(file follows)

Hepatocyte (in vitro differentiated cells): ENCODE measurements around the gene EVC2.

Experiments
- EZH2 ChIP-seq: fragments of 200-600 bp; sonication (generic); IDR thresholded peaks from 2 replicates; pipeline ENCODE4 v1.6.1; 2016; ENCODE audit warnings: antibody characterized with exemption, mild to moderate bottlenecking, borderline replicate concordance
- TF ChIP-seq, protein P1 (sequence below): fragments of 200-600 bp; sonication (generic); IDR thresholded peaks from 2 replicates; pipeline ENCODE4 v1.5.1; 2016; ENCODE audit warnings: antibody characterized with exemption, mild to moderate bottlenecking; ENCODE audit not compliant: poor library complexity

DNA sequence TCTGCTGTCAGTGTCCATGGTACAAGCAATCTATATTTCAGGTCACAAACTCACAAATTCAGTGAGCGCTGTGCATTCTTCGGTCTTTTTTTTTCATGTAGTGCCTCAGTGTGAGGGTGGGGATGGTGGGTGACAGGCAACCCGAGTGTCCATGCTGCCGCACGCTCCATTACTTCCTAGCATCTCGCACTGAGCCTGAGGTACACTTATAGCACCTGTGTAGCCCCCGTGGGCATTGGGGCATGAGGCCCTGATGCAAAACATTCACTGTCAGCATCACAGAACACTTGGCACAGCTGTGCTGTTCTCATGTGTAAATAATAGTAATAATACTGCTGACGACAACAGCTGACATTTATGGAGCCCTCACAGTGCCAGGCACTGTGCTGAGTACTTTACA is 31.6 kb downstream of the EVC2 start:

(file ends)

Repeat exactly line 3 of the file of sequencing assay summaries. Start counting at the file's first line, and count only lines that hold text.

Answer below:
- EZH2 ChIP-seq: fragments of 200-600 bp; sonication (generic); IDR thresholded peaks from 2 replicates; pipeline ENCODE4 v1.6.1; 2016; ENCODE audit warnings: antibody characterized with exemption, mild to moderate bottlenecking, borderline replicate concordance